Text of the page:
Fig.2. Average Area Harvested of Top Cultivating Countries (‘000 has.), 1996-2005

Small Philippine farms with areas less than 2 hectares have land yield of 3-10 MT/ha. and the products are just for domestic consumption while large plantation of more than 20 hectares yield more than 20 MT/ha. and the products are exported to other countries (, 2002). It is noticeable in the following figure (Fig.3) that the top producing countries also consume more of this commodity except for USA which is the top importing country of banana (Fig.5).


Fig. 3. Average Banana Consumption of Top Consuming Countries (‘000 has.), 1996-2005

The Philippines contributed with almost 10% of the world supply in years 1996-2005 (Fig.4). Two-thirds of the bananas exported are grown in Mindanao Island . The country is also the main world exporter of banana chips and the demand is increasing. Chips are exported to 30 countries with US and EU being the major importers.



Fig. 4. Average Volume of Exports of Top Exporting Countries (‘000 tons), 1996-2005  

The latest processed products of banana to enter the market is banana wine. It has been a very lucrative business in the Malawi area and elsewhere in Africa and in some parts of Asia and Latin America . In Tanzania , banana bear is further distilled into a liquor called ‘gongo’ which has high demand however, the government declared it illegal as it is perceived to contain poisonous ingredients.  

Case studies initiated by the International Network for the Improvement of Banana and Plantain (INIBAP) were conducted in 9 countries namely: Malawi , Tanzania , Cameroon , Nigeria , Nicaragua , Costa Rica , Philippines , Malaysia and India.


India exhibited the widest range of banana products. This includes banana paper, clothes, slippers, bags, baby food, puree, juice, wine, chips, banana halva, bajii, figs, etc. Brazil also brought a lot of interesting products including pasta made from banana flour. In most of these countries, banana chips surfaced as the most marketable product. Mr. Max Reynes, a food technologist from the Centre de cooperation Internationale en Recherche Agronomique pour le Developpement (CIRAD), France , advised that for chips to penetrate into the export market, the packaging as well as the nutritional quality must be improved especially if you want to export to European countries where there are rigid nutritional requirements.  

The top importing countries of banana products is shown in Fig.5. As mentioned earlier, USA is the top importing country along with Germany , Belgium-Luxembourg, and Japan . They are not among the major producers of this commodity.  


Fig.5. Average Volume of Imports of Top Importing Countries (‘000 tons), 1996-2005  






The Philippines ranked fifth largest producer of banana in the world. India is the top producer followed by Ecuador , Brazil , and China . The volume of banana production in the country by region from 2001-2005 is presented in Table1. Fig.6  shows the comparative banana data for 1996-2005 in the Philippines.  

Table 1. Volume of Banana Production in metric tons by region













CAR (Cordillera Administrative Region)






REGION I (Ilocos Region)






REGION II ( Cagayan Valley )






REGION III ( Central Luzon )


















REGION V (Bicol Region)






REGION VI ( Western Visayas )






REGION VII ( Central Visayas )






REGION VIII ( Eastern Visayas )






REGION IX ( Zamboanga Peninsula )






REGION X ( Northern Mindanao )






REGION XI ( Davao Region)












CARAGA Administrative Region






ARMM (Autonomous Region of Muslim Mindanao )






Copyright © 2007 Bureau of Agricultural Statistics





Source: Food and Agriculture Organization

Fig. 6. Comparative Banana Data for 1996-2005, Philippines




Banana is transported in specialized refrigerated ships. Bananas are loaded into refrigerated cargo vessels and shipped green at a controlled temperature of 14.5°C (58ºF). Crossing to Europe lasts about 11 days where the temperature is frequently controlled to avoid any premature ripening. Europe imports Chiquita, Bonita and Fyffes variety.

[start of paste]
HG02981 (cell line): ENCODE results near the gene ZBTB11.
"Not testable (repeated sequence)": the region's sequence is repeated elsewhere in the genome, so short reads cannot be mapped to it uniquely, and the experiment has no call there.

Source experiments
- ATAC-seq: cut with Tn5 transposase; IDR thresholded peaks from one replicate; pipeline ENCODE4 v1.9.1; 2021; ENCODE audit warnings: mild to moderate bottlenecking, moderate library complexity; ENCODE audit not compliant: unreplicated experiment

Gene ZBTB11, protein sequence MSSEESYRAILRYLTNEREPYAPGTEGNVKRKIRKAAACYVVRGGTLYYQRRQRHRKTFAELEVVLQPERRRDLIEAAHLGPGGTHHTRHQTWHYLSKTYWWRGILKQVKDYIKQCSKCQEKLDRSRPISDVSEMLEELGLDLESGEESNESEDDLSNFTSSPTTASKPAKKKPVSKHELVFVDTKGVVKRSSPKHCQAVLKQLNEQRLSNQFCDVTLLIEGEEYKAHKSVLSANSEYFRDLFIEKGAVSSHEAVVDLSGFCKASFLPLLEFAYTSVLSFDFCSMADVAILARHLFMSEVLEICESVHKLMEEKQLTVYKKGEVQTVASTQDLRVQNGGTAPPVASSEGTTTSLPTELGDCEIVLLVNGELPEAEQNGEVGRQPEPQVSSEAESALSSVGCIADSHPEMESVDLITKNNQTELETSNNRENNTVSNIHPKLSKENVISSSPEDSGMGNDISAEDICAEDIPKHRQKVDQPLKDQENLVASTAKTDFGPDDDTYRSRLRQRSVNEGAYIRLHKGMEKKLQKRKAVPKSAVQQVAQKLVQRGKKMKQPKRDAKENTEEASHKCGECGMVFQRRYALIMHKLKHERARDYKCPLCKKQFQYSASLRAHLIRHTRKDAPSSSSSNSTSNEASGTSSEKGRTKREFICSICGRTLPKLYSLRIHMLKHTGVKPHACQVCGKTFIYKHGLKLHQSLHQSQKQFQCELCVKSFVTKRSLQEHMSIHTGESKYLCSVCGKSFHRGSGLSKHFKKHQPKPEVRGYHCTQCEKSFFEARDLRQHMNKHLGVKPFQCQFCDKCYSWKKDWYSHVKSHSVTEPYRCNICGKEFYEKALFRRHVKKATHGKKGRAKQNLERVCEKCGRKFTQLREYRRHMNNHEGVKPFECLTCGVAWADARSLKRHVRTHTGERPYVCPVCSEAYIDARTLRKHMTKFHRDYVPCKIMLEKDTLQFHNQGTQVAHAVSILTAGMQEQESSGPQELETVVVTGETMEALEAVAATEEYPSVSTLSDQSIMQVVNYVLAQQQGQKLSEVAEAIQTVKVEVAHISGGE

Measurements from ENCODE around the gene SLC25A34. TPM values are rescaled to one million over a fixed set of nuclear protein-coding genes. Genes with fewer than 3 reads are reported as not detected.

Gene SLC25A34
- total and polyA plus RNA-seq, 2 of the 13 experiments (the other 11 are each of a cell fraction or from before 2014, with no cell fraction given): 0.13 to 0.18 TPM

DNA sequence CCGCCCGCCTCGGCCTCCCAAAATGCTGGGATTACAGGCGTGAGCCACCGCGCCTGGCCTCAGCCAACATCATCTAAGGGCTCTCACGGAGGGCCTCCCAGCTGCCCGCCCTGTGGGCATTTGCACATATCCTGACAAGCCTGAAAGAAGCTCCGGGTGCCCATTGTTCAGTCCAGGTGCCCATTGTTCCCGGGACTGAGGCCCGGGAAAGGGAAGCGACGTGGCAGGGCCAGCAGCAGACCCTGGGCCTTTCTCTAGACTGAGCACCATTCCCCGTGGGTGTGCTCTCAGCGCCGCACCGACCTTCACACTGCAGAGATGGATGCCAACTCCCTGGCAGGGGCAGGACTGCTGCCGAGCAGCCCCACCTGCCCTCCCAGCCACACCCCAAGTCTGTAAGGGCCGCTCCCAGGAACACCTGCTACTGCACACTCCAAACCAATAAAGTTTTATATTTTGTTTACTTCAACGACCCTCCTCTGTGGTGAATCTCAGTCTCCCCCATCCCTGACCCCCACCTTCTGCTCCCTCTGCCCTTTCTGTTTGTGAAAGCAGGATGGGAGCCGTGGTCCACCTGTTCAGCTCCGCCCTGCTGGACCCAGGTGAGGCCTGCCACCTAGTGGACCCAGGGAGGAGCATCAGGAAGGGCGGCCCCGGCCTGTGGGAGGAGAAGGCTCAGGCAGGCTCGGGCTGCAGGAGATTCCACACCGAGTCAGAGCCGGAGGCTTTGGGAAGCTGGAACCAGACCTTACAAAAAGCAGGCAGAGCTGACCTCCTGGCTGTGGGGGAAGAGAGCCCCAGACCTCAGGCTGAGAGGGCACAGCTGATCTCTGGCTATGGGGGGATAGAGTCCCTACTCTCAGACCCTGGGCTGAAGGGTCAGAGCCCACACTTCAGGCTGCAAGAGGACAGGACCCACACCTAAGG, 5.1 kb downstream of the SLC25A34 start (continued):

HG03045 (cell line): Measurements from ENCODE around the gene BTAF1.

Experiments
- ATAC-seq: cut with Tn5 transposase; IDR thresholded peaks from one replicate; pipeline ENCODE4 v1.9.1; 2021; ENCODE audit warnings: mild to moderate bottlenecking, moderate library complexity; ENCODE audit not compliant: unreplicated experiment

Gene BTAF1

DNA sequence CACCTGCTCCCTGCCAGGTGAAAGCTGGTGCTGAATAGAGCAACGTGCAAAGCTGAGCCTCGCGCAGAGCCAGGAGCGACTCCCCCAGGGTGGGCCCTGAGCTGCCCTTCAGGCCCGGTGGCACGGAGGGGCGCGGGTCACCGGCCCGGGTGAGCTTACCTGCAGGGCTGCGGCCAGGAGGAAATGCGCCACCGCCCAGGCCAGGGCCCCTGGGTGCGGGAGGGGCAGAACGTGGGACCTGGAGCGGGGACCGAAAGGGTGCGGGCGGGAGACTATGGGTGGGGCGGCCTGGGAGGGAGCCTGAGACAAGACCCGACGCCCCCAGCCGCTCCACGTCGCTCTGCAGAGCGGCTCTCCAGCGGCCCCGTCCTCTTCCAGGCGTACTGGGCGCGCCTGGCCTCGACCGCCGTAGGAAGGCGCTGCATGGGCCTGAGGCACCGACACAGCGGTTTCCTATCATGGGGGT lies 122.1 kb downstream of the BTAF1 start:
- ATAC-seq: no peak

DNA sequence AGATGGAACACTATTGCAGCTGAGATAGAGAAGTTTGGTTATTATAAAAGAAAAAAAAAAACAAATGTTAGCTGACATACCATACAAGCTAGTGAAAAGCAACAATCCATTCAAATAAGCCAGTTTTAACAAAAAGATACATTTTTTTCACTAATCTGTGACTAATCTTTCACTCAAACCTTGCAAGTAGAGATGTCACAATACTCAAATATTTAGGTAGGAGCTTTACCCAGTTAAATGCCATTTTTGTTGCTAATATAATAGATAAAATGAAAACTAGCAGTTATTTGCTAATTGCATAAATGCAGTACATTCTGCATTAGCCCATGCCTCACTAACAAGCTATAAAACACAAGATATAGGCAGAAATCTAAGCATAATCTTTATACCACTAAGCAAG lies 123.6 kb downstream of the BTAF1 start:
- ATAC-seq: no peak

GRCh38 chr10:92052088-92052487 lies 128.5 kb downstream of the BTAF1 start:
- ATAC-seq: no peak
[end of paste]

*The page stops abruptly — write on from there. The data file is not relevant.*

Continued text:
A long time ago bananas were imported in stems. Then from, Rotterdam to Brussels by train. Afterwhich they will be stocked in temperature controlled rooms until they mature. Today, bananas are imported in boxes, which enables a more easy manipulation and a more convenient process of transportation. But just like in the past, they are stocked in hermetical ripening rooms for 6-8 days at a temperature that does not exceed 14.5°C which allows a homogenous ripening of bananas even at different sizes. (, undated)


Bananas require different handling and postharvest treatments depending on variety. The following SWOT Analysis by Dr. Dionisio G. Alvindia of the Bureau of Postharvest Research and Extension (BPRE) can be a guide as to the postharvest and handling requirements as well as gaps to be addressed for the Philippine banana cultivars.


SWOT Analysis for Different Banana Cultivars (By: Dr. Dionisio G. Alvindia)

Saba / Cardaba:





·  High demand for fresh and processed product

·  Excellent starch quality

·  The country is the sole producer in large quantities

·  Can be grown in marginal areas

·  Resistant to major diseases

·  Low input requirement

·  Multi-purpose cultivar (fiber, leaves, male bud, stem)

·  Can be grown organically

·  Lack of quality standards for both fresh and processed products

·  Poor cultural management by the farmers

·  Longer growing period

·  Low plant density per unit area

·  Susceptible to “Bugtok”, bract mosaic and other pests

·  Lack of info on pre and post-harvest technologies

·  Inadequate infrastructure

·  Inappropriate marketing system

·  Poor and expensive transport

·  Lack of entrepreneurial skill by the farmer

·  Prone to typhoon/ strong wind

·  CARP implementation

·  Lack of marketing strategies

·  Improved human nutrition

·  Increase economic return

·  High demand in the international market for processed product

·  High demand in the domestic market as snack food

·  Susceptible to viruses and other systematic diseases

·  Land use/ conversion







·  High demand in the local market

·  High potential for the export market

·  Starting to be grown commercially in large areas (>20 ha.)

·  The country is the sole producer in large quantities

·  Good intercrop

·  High yield

·  Can be grown organically

·  Poor cultural management followed by growers

·  Susceptible to viruses, leaf diseases and insect pest